Train by Day [Open] Jun 14, 2012 17:56:16 GMT -5
Post by Junko Takashi on Jun 14, 2012 17:56:16 GMT -5
The old, rusty bench creaked as Junko shifted in his seat. He tapped out a cigarette before placing the crinkled box back into his pocket. He fished out a lighter, striking a few times before the flame licked the end of the cancer stick. Taking a deep drag, he leaned back heavily. He simply loved the noises of the subway; it cleared his mind.
Who knew an old man like him would still be in the business of stealing and selling information? Well, he was only twenty eight but felt like an old geezer compared to the other kids on the block. The job title changed considerably during the years. What was the name now? An information broker, he chuckled. It certainly did describe his job.
Security has gotten tight recently. Junko had updated his systems constantly throughout the entire year. New security software appeared everywhere and developers promised absolute security. Of course, a great deal of them were just common steps to prevent information theft or basic programs to block simple viruses. But even he had to admit some really gave him a brain scratcher at times.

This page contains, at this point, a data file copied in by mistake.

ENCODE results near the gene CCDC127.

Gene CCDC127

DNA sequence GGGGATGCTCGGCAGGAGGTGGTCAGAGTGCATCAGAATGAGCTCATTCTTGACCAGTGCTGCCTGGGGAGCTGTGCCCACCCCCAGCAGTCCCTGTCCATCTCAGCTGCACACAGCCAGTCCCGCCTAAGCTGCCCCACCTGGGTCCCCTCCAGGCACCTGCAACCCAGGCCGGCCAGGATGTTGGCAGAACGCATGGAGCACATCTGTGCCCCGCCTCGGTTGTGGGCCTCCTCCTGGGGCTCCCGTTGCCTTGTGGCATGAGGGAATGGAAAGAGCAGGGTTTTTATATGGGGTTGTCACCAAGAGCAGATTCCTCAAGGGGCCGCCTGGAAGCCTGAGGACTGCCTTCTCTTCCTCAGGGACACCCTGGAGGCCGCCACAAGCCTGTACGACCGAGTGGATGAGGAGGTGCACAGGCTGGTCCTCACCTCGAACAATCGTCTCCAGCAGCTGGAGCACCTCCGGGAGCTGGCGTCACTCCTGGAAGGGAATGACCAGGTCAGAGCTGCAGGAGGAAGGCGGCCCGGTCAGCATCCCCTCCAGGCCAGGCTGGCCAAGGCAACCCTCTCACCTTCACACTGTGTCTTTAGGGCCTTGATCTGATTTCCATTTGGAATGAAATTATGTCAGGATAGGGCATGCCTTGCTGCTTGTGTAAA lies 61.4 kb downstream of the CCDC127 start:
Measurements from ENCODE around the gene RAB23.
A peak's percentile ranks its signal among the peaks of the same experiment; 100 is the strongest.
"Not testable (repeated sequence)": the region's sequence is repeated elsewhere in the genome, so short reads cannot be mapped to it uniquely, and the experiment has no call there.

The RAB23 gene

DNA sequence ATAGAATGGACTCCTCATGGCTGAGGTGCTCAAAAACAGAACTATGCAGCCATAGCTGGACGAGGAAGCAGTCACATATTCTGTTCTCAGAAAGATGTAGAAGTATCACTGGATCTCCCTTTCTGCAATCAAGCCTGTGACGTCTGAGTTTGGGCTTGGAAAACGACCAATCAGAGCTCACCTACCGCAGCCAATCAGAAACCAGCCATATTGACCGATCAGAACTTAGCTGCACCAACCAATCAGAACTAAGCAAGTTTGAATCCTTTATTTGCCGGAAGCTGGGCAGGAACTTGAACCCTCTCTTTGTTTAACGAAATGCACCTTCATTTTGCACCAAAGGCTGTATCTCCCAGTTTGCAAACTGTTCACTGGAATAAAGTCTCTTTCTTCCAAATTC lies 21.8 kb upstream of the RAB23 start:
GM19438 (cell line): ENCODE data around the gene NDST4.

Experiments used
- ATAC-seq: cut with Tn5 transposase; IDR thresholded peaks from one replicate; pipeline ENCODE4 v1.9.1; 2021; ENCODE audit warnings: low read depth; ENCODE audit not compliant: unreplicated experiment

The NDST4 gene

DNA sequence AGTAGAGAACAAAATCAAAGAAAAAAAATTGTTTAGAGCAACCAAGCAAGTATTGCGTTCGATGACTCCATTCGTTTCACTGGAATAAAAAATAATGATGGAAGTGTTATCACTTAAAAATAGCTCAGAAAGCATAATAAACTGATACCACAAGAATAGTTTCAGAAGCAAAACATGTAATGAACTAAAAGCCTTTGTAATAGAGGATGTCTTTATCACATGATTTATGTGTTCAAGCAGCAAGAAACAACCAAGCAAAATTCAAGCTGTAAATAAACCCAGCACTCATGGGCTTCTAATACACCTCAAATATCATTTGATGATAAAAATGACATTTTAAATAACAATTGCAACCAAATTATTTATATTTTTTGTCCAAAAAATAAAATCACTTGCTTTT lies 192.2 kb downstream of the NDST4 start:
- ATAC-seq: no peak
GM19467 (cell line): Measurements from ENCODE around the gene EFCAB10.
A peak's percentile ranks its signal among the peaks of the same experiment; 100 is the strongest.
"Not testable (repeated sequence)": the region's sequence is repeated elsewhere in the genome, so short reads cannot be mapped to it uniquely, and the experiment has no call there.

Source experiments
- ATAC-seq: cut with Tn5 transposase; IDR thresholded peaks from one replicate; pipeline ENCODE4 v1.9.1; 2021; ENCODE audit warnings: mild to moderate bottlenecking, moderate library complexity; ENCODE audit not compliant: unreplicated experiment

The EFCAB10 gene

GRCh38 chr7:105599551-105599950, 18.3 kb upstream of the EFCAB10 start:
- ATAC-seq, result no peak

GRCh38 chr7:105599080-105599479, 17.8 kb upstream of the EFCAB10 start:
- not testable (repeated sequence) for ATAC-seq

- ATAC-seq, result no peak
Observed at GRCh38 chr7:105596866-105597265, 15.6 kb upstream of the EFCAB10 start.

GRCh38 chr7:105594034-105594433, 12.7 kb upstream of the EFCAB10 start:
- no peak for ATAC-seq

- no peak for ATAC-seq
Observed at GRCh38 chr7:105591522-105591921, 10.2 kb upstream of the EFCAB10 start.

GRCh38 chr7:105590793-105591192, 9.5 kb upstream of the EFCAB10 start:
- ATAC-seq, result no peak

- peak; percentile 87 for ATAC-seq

This made his job that much tougher. Money had gotten constricted, which lead to his next problem. The vision in his right has declined tremendously in the past few months. He sighed deeply. He spends hours upon hours in front of a computer at least three screens wide every day. When he leaves his home, he has to constantly be on the lookout for enemies such as previous targets, the government, as well as the uprising gangs.
He shook his head, brushing off the troubling thoughts and unbuttoned the few top buttons of his dress shirt. Junko reminded himself why he came in the first place: to test his peripheral vision. Lately, he began to note how his vision has affected him to try to counter ways in which he could adapt. For instance, he always walked with his right side close by a wall, where he could control the amount of human traffic passing by on his impaired side. However, in the open like this, some busy business men and school girls breezed by almost undetected.
Would this be my life? Blind at thirty. It sounded like a news story fishing for human sympathy. He flicked his cancer stick away. Why he was trying to quit was beyond him. His health is not exactly in tip top shape. “What am I going to do?” He muttered to himself and started to fish out another cigarette.